I wrote yesterday about the trouble with different tax rates in different parts of one country. In it, I focused on Scotland’s high earners. But an interesting piece from Alf Young in The Times today points out that it isn’t just about them.
Nicola Sturgeon has said that Scottish tax payers aren’t going to see the 40% threshold rise in the same way as everyone else will. Their’s will rise to £45,000. The Scots’ will stay at £43,387. That might not sound like a big deal. But it is bigger than you think.
You see, the Scots don’t set national insurance (NI) rates or thresholds. Westminster does – in line with the income tax rates it sets. So from £8,060, you pay 12% NI. And from the 40% limit up, you pay 2%. When the new threshold comes in, the English and Welsh will pay 12% up to £45,000 (for a total marginal tax rate of 32%) and 2% beyond (42%).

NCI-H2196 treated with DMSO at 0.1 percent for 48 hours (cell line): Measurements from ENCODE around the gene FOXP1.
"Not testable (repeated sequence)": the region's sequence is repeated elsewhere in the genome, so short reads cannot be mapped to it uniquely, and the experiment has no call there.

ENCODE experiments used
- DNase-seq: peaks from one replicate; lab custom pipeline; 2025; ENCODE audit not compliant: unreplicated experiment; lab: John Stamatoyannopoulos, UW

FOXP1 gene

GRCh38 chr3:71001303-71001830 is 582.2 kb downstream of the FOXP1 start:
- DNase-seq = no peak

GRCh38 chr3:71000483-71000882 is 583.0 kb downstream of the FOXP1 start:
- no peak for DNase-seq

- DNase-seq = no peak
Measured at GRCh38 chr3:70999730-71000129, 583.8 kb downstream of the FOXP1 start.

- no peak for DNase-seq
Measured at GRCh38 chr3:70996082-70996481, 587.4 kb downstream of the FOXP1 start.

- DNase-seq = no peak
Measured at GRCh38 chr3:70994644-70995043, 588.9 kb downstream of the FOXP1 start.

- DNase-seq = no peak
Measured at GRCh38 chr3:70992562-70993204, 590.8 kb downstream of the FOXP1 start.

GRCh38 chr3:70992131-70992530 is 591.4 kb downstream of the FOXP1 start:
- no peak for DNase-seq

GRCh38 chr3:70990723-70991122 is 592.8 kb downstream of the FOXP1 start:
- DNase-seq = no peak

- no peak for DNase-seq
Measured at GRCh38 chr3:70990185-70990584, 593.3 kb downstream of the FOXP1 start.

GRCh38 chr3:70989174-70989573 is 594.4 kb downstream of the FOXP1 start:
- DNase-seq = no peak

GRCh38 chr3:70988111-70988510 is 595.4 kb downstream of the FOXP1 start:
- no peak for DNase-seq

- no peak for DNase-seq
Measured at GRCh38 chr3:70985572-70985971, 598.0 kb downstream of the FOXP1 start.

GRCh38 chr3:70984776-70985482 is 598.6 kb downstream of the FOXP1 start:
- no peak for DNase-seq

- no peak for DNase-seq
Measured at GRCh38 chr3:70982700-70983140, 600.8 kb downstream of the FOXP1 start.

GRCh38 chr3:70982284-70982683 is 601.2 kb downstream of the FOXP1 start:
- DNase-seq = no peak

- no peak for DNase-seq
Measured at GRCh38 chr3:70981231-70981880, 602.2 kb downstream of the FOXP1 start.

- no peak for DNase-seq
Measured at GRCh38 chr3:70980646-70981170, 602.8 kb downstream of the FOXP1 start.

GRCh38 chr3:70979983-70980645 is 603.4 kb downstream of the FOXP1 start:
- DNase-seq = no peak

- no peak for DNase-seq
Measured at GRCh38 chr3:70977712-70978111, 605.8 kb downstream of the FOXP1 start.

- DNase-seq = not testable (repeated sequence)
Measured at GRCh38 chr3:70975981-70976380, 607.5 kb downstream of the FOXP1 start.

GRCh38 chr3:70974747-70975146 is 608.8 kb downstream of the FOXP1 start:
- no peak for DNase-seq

The Scots will pay 12% up to £45,000 as well. But between £43,387 and £45,000, they will also pay 40% income tax. A total marginal rate of 52% paid, as Young puts it, “on a slice of income that will attract only a 32% rate elsewhere.”
That doesn’t seem much of a way to endear your middle managers, your teachers, your lecturers, your nurses and your small business owners to you, does it? Perhaps it won’t be just the rich who soon look around Scotland and think about “exploring market opportunities for their skills in the rest of the UK”.